By: Andy Levitt
About two weeks ago, I found out that the troubling stomach aches I've been having for months were not just stomach aches. It turns out that I have Crohns Disease. I needed emergency surgery last week to remove a portion of very diseased tissue from my gut, and as I start today to move through my post-op recovery, I need to begin thinking about the ongoing, chronic treatment for my condition.
In thinking about it, I'm exactly the kind of patient drug companies want to find. (And it's not because I happen to run a word of mouth agency for pharma.) It's because the lifetime value of the cost of my therapy for a chronic condition like this is tremendous. We're talking hundreds of thousands of dollars over the expected duration of my treatment.
That revenue will pay for a lot of DTC ads to find more and more patients like me.
But guess what? DTC will have zero impact on which medication I select. In fact, all of the TV commercials I'll see this week as I rest on my couch will go unnoticed as I'll use my DVR to skip the ads. When I look through Cooking Light magazine in search of some low-residue recipe options, I'll ignore all of the drug advertisements that companies spent millions on just to capture my attention.
Instead, I will gather nearly all of my information from my friends, family members and acquaintances who have had personal experience with Crohns. That's where I place my trust. Isn't that where you would turn in a similar situation?
I'll seek out my wife's friend who has been a Crohn's patient for 18 years and hear what she has to say about treatment. And I'll speak to my brother in law who has had Crohns for 12 years, and learn more about what worked best for him. And I'll speak to my new friend Kate who is writing a cookbook for Crohns and colitis patients and see what tricks she's learned over the years that might benefit me. (As a side note, it's amazing how once you start speaking to people about a particular condition, a world of connections unfolds in rapid fashion!)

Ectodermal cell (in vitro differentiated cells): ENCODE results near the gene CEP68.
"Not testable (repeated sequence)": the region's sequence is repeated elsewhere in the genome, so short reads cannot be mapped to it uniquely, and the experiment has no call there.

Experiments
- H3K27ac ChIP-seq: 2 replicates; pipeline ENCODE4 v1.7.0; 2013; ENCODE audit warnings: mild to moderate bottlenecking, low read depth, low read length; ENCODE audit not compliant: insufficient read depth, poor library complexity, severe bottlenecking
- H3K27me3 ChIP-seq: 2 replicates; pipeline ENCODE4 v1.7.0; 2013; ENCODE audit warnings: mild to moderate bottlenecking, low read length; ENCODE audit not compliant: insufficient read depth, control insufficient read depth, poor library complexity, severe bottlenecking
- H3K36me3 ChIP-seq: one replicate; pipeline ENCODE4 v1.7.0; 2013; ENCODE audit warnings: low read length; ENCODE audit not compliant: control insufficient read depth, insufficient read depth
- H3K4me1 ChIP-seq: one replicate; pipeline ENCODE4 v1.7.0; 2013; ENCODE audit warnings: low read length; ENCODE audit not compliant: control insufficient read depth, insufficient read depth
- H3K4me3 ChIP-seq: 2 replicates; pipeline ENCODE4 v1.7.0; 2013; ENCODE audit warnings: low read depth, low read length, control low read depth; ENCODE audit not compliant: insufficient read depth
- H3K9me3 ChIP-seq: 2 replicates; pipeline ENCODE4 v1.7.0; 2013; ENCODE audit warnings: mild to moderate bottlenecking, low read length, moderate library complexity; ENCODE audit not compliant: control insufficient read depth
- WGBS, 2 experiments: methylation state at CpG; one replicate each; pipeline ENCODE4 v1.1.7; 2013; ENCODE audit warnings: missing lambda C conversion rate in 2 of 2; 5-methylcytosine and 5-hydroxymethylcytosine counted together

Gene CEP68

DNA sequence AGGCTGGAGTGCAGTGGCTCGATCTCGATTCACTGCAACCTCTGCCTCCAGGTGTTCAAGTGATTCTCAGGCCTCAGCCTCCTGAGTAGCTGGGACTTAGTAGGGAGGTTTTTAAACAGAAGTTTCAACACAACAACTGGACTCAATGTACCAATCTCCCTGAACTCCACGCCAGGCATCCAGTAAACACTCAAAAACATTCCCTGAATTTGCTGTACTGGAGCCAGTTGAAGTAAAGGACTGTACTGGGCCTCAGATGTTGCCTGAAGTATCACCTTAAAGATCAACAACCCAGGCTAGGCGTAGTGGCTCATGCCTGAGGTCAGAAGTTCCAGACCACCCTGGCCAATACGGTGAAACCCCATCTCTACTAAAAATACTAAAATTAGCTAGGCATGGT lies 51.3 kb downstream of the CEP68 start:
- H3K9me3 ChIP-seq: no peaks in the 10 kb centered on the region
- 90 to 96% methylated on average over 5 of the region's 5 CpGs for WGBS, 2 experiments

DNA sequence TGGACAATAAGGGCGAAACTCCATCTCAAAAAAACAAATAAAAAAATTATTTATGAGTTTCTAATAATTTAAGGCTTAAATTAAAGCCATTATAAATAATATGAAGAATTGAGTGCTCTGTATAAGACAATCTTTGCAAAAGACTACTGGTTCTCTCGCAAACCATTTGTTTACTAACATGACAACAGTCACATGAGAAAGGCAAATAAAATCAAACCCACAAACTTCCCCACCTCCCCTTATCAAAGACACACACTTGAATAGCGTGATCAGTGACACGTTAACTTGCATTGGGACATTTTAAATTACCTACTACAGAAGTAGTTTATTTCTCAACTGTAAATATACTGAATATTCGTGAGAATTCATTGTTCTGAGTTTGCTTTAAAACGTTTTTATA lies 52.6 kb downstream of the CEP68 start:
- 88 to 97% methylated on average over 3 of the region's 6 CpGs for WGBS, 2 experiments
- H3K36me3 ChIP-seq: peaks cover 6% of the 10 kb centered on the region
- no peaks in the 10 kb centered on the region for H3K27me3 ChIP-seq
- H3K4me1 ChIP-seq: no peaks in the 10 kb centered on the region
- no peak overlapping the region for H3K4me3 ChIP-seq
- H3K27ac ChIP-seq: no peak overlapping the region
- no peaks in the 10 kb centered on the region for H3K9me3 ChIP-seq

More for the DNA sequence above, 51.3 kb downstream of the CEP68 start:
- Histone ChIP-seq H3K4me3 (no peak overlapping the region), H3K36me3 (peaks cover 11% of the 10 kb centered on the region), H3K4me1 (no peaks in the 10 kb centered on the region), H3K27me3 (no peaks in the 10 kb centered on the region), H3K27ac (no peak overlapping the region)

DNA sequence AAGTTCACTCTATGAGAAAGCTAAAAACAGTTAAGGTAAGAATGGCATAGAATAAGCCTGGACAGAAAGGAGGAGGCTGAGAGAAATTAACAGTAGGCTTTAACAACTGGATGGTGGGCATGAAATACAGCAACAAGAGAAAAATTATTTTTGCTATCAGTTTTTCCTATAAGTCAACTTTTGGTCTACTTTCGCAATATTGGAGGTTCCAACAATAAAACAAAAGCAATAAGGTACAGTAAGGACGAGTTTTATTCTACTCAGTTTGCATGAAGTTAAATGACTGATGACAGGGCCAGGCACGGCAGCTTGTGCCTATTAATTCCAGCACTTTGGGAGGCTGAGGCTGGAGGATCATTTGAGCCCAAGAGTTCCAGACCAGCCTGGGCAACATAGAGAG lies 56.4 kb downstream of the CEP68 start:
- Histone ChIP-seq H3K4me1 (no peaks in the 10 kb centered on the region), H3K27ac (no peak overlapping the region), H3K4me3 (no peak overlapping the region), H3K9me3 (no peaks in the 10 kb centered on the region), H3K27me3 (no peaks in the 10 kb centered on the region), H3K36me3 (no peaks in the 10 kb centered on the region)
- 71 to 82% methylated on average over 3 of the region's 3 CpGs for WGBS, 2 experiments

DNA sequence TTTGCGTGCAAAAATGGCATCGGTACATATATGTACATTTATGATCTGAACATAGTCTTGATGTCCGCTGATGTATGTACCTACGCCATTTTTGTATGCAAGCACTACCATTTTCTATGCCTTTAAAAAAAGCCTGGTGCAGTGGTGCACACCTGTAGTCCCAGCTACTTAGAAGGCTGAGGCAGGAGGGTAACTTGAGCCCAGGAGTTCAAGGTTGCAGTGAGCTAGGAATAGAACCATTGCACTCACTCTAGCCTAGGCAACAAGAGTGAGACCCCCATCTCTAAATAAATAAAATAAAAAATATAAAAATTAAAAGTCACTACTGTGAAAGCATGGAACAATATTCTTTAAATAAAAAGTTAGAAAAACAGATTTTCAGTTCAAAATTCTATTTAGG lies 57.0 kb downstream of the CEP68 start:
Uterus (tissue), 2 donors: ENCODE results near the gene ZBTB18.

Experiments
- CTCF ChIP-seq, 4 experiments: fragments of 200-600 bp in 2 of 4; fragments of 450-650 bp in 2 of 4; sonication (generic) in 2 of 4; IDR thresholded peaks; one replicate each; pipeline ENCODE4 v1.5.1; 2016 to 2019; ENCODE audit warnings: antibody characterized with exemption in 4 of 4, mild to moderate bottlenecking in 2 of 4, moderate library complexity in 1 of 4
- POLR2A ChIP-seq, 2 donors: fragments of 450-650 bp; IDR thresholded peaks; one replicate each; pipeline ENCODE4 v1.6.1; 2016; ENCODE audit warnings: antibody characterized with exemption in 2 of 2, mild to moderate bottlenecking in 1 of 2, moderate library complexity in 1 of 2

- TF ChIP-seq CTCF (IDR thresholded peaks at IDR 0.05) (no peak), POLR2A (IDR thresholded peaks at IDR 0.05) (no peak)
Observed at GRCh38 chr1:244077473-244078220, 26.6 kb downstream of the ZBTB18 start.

Some of the people I will speak to could use Remicade; others might use Humira. Still others might reject Western medicine entirely, and focus on herbal supplements, acupuncture and the like. But regardless of what they've selected for their own treatment, I can be assured that their feedback to me will be pure and authentic, with nothing to be gained by sharing their experience with me. I know they'll share their story with me because it will make them feel good about helping someone else who is hungry for information - because chances are, someone else played this same role for them years ago. I think they'll also find that by talking about their own condition, it will help them feel more in control of the disease (vs. feeling like the disease controls them!).
And by the time I see my gastroenterologist late next week, I will have done my research, will have spoken to a number of trusted sources, and will be in a position to have a well-informed conversation with him about my treatment protocol. And so much of my decision will be influenced by the wisdom of a trusted group of like-minded people.
As I've been saying for the last five years, everyone wins through conversation (well, except perhaps the TV networks, magazine publishers and other DTC stakeholders who start to feel the effect of the declining impact from Rx advertising....but you get the idea).